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Data by YCharts

Commodity equity funds might post sizable losses even when commodity prices are high, due to the aforementioned issues (valuation, etc.). This is, however, not the case for DBC: the fund is a pure commodity play, and should perform well when commodity prices increase. Valuations, investor sentiment, and other factors are immaterial. This is another significant benefit for the fund and its shareholders, and particularly appropriate for US equity bears.

DBC – Drawbacks and Risks

Futures Costs and Risks

DBC’s commodity exposure is gained through futures contracts. These contracts can sometimes be excessively expensive, leading to lackluster returns and even losses. Significant, double-digit losses and underperformance are possible, although relatively rare.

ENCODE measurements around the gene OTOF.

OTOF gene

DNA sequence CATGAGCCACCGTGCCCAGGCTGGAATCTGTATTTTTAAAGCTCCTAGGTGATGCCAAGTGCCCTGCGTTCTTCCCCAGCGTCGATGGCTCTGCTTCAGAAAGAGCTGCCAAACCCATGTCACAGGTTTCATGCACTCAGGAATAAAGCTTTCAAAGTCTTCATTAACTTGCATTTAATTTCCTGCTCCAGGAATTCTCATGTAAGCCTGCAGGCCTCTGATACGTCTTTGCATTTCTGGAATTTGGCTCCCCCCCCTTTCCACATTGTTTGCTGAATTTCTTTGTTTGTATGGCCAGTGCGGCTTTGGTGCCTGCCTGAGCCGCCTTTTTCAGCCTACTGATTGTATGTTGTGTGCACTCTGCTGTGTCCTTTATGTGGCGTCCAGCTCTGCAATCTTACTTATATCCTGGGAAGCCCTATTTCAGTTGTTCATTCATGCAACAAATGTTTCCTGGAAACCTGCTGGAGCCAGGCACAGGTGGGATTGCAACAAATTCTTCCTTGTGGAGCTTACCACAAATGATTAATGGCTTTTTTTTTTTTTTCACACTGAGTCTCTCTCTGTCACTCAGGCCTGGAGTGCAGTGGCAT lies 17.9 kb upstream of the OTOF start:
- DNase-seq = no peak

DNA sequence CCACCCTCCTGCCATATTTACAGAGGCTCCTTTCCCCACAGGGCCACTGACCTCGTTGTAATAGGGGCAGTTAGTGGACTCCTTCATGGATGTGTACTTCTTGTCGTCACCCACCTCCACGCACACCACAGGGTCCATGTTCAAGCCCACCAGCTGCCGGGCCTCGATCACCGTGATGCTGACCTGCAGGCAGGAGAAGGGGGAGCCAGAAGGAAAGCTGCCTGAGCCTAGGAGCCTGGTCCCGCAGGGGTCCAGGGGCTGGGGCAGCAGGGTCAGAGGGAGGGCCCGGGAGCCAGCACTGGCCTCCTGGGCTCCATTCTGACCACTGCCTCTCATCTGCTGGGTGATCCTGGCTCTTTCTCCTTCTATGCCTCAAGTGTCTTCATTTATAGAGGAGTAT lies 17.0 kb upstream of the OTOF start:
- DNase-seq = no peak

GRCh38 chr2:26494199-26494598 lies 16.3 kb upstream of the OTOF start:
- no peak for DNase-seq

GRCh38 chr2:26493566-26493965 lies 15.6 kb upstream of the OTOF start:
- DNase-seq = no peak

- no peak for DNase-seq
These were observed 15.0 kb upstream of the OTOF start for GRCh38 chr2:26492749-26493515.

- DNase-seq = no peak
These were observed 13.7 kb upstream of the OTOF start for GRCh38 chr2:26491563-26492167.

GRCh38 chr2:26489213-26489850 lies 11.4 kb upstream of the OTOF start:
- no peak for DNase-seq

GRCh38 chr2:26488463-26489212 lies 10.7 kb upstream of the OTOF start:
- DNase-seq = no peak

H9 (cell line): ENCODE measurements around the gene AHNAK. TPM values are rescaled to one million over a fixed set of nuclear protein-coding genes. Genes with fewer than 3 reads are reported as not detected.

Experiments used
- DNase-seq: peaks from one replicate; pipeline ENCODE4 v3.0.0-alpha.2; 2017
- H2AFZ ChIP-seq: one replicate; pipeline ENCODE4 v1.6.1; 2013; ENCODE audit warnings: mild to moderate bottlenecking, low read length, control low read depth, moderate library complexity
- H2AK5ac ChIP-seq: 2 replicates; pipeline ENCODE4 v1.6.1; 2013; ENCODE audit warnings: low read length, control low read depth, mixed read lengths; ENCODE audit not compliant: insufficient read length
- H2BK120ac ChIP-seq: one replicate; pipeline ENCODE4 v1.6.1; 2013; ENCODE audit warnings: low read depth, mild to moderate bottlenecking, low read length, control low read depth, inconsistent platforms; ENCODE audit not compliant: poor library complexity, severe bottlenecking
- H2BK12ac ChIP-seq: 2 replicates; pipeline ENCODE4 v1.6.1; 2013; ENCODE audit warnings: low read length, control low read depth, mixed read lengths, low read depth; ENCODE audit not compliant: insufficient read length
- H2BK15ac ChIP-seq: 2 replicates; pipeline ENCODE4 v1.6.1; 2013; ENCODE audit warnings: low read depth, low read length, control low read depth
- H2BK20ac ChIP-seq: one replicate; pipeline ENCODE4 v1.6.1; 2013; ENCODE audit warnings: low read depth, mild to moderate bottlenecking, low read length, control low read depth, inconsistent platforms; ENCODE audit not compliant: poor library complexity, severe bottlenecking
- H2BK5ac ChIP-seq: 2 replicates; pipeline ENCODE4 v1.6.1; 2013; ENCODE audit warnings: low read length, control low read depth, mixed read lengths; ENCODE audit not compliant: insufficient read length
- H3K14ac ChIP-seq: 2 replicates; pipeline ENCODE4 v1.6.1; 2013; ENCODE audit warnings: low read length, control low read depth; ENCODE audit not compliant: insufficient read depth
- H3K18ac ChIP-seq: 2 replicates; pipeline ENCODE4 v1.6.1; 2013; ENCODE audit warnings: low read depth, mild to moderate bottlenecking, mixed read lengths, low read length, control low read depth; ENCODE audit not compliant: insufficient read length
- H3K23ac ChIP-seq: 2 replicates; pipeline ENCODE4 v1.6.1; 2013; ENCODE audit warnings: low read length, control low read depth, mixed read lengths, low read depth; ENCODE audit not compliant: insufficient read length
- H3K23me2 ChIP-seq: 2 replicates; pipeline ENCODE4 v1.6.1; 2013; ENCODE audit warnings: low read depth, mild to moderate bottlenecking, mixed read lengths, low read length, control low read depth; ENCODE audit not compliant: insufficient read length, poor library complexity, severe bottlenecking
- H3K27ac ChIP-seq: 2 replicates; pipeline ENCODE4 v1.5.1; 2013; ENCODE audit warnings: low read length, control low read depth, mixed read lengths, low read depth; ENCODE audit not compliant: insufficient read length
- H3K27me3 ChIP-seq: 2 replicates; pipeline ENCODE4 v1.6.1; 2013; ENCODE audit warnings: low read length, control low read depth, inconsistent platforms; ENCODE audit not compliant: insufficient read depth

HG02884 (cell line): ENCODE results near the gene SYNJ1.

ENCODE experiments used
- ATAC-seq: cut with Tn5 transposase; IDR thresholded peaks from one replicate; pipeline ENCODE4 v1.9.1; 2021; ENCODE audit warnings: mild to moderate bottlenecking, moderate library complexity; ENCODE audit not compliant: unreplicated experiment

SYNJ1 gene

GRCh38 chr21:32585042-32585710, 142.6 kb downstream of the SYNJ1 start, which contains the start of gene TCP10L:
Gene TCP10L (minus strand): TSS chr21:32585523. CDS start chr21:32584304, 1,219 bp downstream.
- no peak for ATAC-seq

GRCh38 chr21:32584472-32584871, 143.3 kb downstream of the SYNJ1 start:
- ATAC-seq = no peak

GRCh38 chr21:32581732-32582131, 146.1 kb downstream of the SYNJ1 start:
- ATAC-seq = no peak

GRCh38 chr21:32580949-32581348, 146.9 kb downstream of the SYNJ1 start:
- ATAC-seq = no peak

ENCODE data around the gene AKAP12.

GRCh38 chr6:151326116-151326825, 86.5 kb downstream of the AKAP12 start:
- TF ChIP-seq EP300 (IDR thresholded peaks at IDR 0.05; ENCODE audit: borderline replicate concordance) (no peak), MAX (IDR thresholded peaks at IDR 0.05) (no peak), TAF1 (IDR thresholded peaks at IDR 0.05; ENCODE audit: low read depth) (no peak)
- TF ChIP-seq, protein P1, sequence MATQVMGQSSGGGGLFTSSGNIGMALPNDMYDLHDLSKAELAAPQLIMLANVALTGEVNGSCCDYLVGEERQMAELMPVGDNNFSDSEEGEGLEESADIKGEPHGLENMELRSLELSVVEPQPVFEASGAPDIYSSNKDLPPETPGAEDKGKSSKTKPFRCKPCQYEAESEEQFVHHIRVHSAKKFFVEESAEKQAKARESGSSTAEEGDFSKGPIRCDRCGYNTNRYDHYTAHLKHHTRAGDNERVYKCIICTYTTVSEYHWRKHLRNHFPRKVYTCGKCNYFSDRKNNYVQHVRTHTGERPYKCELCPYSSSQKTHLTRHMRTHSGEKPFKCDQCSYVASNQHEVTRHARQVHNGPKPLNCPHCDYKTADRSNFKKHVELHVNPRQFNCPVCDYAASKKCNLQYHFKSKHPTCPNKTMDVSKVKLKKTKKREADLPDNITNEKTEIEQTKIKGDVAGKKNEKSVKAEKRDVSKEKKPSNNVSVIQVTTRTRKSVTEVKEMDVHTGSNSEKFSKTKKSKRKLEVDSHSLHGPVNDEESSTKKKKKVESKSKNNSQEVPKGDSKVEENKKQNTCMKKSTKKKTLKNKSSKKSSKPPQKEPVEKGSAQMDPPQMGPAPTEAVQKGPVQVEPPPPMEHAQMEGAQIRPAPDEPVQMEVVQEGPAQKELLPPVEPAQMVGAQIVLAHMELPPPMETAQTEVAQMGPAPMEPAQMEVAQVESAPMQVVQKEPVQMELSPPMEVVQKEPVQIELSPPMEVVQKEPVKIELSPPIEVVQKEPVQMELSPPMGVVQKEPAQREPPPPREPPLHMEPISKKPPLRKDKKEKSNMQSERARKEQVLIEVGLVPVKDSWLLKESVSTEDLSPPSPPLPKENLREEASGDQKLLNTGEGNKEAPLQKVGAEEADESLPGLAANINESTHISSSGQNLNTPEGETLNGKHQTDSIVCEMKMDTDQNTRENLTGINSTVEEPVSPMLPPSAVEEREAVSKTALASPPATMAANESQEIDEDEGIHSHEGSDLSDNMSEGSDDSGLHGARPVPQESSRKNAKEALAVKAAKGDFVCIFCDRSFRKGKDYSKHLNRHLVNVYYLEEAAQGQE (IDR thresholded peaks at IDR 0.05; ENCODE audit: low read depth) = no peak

As an example, the United States Oil ETF (USO), which is meant to track the price of WTI oil, significantly underperformed relative to its benchmark during 1H2020. The fund strategy proved ruinously expensive and ineffective during a period of heightened market volatility. Although this was somewhat understandable, it was little consolation to the fund’s investors.

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Data by YCharts

DBC’s futures contracts are costly, a negative for the fund and its shareholders.

On a more positive note, the fund is structured in such a way as to minimize these costs. Specifically, the index: